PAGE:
Fuller sells Focus to Shergill

Stricken print group Focus Press will be acquired by Mark Shergill, who emerged as the winner in the three way race to buy the four plant group.

Shergill has bought several print business in the past 12 months all of which have either been in receivership or like Focus teetering on the edge.

The fate of the four Focus plants, its staff and its assets are yet to be revealed, but it is more than likely there will be substantial job losses, and plant closures. The Focus site in Strathfield will be on the chopping block, as it is virtually next door to one of Shergill’s BPA sites.

Focus has opened two new sites in the past six months, the $8m Canberra plant which was built on the back of Focus buying PMP’s Canberra business a year ago, and the new $6.1m government funded Wollongong security printer.

The rapid demise of Focus highlights the ongoing struggles in the print industry as it comes to terms with the new post-GFC internet enabled world. Its management was clearly confident in the future of the business, investing in its new plants which were both effectively niche operations, and only a month ago was one of the companies in the running to buy STI Lilyfield, which has just been acquired by Blue Star.

David Fuller won a reputation as an environmental champion and was one of the more progressive members of the local print industry.

David Fuller, owner of Focus Press

David Fuller, former owner of Focus Press

His company had a trio of long perfectors, ten and 12-colours, and various other B1 presses, which needed substantial volumes to remain profitable.

Focus switched its market proposition six months ago to sell on quality, which cost it clients, and it jettisoned two dozen other clients who were serial late payers.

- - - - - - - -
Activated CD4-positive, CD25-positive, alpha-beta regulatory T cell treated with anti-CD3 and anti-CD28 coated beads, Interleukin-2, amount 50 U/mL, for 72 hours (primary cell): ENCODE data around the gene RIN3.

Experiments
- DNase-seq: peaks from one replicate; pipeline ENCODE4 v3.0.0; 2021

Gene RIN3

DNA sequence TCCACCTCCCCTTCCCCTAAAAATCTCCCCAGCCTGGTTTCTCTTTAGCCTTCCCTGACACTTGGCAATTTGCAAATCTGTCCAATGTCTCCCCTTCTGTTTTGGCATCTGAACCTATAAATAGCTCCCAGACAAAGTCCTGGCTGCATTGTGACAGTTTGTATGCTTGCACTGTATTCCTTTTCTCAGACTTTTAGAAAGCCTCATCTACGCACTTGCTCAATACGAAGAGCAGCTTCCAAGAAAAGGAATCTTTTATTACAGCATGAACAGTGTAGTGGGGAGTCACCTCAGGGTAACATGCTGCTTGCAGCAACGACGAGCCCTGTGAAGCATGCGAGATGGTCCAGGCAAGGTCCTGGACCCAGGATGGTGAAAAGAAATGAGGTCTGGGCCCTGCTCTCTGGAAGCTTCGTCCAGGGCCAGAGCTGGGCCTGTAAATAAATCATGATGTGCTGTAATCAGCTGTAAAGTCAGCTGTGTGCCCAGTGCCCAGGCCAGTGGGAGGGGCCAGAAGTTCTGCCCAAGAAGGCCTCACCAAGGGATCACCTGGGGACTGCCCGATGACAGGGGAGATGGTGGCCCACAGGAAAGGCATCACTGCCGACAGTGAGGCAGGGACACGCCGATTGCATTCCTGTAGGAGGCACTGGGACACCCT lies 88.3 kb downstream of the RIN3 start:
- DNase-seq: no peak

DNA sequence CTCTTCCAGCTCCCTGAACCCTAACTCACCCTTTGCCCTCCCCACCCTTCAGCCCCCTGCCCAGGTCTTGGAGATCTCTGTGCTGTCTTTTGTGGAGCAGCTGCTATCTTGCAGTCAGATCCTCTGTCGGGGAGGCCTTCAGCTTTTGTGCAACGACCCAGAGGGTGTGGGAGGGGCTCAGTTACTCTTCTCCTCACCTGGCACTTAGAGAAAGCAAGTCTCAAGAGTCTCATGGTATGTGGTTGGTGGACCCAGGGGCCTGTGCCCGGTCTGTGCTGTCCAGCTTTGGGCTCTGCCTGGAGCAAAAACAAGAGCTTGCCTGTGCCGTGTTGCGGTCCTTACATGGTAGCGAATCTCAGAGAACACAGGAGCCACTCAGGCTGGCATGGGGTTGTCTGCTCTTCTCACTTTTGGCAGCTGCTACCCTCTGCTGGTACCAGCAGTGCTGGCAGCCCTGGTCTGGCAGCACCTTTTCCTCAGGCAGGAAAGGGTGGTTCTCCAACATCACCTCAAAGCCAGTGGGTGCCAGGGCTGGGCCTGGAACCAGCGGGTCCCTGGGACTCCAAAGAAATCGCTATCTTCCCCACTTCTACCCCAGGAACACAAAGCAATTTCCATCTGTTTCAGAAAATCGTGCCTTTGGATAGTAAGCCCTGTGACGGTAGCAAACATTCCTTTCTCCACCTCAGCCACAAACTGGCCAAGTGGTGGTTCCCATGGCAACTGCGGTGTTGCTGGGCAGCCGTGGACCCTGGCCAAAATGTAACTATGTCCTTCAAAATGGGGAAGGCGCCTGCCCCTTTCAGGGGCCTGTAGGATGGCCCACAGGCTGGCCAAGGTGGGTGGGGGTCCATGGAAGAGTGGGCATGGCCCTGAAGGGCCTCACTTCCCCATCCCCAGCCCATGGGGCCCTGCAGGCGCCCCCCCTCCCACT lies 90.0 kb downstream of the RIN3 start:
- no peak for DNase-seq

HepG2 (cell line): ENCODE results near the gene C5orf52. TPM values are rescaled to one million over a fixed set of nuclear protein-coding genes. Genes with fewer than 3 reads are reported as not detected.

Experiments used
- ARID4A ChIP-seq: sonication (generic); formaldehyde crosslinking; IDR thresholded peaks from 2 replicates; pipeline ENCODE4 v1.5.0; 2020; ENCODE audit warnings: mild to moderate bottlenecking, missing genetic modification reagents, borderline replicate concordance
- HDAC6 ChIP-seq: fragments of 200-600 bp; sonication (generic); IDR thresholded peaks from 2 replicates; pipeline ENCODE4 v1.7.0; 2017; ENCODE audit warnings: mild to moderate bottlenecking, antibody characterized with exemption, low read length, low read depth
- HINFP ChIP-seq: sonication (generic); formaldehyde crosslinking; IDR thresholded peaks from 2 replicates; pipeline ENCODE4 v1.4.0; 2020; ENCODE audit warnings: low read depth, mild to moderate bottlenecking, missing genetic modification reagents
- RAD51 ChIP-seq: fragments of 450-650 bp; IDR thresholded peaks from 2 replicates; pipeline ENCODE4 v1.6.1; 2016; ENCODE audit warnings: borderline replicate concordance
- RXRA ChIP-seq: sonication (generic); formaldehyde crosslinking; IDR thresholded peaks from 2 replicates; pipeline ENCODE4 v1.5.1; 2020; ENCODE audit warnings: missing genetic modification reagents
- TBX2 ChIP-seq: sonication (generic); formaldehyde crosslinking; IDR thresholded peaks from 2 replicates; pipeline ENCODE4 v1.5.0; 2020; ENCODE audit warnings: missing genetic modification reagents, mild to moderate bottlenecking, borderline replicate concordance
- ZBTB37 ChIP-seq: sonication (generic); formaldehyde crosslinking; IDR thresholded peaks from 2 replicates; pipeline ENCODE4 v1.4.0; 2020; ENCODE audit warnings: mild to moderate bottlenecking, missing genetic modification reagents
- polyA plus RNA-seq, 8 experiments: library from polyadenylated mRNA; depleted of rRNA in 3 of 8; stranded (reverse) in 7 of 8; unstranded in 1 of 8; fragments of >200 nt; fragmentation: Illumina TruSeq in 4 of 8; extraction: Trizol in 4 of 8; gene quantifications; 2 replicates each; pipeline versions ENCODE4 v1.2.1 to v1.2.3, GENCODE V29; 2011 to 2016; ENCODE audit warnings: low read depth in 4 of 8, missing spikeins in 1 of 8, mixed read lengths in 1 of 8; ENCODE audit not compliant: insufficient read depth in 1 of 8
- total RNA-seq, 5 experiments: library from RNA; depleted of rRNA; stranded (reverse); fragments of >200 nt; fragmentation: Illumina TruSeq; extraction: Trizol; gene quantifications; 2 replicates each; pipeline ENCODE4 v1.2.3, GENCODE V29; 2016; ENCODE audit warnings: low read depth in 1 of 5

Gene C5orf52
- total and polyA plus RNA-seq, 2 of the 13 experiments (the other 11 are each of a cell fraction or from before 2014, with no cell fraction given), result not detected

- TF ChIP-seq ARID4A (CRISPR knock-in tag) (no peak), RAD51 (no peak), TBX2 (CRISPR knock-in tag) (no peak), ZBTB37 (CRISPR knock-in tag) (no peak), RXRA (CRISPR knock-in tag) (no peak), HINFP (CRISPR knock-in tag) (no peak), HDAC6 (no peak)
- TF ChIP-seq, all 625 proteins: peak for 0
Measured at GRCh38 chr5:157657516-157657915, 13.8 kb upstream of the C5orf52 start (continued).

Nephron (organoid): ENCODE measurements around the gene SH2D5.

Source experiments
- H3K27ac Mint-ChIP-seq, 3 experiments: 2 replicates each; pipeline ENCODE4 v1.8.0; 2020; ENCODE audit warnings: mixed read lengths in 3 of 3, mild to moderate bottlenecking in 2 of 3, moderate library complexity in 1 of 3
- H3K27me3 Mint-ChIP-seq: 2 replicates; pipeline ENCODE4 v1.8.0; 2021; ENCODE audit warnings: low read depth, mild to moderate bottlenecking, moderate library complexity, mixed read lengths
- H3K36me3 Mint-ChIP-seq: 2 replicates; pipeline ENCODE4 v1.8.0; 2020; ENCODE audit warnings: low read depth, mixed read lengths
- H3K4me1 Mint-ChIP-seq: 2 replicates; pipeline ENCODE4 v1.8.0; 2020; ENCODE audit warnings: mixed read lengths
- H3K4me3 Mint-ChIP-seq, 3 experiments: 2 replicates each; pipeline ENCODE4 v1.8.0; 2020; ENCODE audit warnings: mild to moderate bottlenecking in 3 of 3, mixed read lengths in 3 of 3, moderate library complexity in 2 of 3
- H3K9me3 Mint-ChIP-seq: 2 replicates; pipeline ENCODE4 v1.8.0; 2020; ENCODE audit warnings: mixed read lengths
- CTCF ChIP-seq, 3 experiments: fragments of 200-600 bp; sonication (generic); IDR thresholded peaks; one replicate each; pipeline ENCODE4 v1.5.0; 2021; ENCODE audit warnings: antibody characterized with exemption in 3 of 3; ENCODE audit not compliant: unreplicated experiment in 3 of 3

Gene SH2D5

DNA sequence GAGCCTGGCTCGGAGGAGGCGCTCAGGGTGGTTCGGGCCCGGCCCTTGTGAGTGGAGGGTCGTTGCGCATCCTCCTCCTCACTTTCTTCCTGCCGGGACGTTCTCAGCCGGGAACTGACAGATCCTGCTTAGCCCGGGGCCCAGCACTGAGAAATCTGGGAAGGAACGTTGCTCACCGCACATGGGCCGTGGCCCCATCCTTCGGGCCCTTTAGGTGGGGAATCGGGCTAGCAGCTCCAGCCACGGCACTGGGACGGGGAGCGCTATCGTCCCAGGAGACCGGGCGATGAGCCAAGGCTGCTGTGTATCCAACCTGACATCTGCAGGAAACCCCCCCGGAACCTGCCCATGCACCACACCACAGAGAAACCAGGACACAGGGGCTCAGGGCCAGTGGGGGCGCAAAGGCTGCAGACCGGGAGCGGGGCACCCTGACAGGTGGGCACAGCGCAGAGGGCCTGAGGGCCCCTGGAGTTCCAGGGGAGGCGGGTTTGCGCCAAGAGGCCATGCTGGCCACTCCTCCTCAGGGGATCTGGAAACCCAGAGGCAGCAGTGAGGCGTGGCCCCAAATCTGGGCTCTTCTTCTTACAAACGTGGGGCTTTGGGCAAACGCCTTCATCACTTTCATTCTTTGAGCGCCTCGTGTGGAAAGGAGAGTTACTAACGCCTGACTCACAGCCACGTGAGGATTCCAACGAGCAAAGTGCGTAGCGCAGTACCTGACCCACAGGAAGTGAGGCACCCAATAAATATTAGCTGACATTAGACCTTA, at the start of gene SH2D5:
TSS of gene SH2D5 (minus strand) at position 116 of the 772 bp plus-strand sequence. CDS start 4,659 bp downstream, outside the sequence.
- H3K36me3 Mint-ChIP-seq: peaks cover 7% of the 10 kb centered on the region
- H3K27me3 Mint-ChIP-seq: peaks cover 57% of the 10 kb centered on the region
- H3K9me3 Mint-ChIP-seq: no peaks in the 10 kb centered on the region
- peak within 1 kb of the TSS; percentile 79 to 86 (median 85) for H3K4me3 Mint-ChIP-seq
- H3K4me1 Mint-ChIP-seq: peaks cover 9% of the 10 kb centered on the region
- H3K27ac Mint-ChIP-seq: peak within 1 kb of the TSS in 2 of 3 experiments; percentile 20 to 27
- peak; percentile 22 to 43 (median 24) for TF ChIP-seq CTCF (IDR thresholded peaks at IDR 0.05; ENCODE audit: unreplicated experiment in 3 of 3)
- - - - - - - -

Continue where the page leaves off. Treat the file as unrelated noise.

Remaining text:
The new Wollongong facility was established with the aid of an eye watering $6.1m grant as part of the rejuvenation plan for the former steel town. However it was hampered by its main KBA press being damaged and a subsequent and as yet unresolved insurance claim, and there are claims that the staff, which had to be hired locally and retrained under the terms of the grant, struggled to get up to speed.

The future of the Wollongong site is complicated with the involvement of the government, who may think twice before awarding further grants to print businesses now.

Mark Shergill has alreay bought a trio of distressed print businesses in the past year including 110-year old Melbourne offset printer BPA Print Group, Gold Coast commercial printer Dynamic Print Communications, and another Melbourne printer, 153-year-old Troedel-Docucopy.

Shergill beat TMA and an unknown third party to the Focus deal, TMA, which was being advised by Bob MacMillan, pulled out over the weekend.

The Focus crisis broke when paper merchants Spicers and BJ Ball refused to supply Focus late last week. Spicers is allegedly owed some $2.3m and when Focus was unable to repay the bulk of that on Friday Spicers sent its staff into the plant to take its stock out. KW Doggett had already ceased trading with Focus before Christmas.


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